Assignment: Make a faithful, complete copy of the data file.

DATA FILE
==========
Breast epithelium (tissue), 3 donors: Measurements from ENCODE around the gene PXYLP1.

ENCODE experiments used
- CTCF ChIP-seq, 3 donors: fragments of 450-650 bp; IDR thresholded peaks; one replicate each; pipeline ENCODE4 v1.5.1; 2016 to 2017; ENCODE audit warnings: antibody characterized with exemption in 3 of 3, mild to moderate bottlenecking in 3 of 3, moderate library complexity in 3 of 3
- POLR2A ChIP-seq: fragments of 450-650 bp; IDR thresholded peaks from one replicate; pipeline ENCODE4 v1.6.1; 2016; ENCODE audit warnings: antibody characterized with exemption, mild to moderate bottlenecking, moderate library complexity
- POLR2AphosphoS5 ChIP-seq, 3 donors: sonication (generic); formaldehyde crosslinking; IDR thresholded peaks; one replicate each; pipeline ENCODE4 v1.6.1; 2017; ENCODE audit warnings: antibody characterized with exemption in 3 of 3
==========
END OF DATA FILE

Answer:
Breast epithelium (tissue), 3 donors: Measurements from ENCODE around the gene PXYLP1.

ENCODE experiments used
- CTCF ChIP-seq, 3 donors: fragments of 450-650 bp; IDR thresholded peaks; one replicate each; pipeline ENCODE4 v1.5.1; 2016 to 2017; ENCODE audit warnings: antibody characterized with exemption in 3 of 3, mild to moderate bottlenecking in 3 of 3, moderate library complexity in 3 of 3
- POLR2A ChIP-seq: fragments of 450-650 bp; IDR thresholded peaks from one replicate; pipeline ENCODE4 v1.6.1; 2016; ENCODE audit warnings: antibody characterized with exemption, mild to moderate bottlenecking, moderate library complexity
- POLR2AphosphoS5 ChIP-seq, 3 donors: sonication (generic); formaldehyde crosslinking; IDR thresholded peaks; one replicate each; pipeline ENCODE4 v1.6.1; 2017; ENCODE audit warnings: antibody characterized with exemption in 3 of 3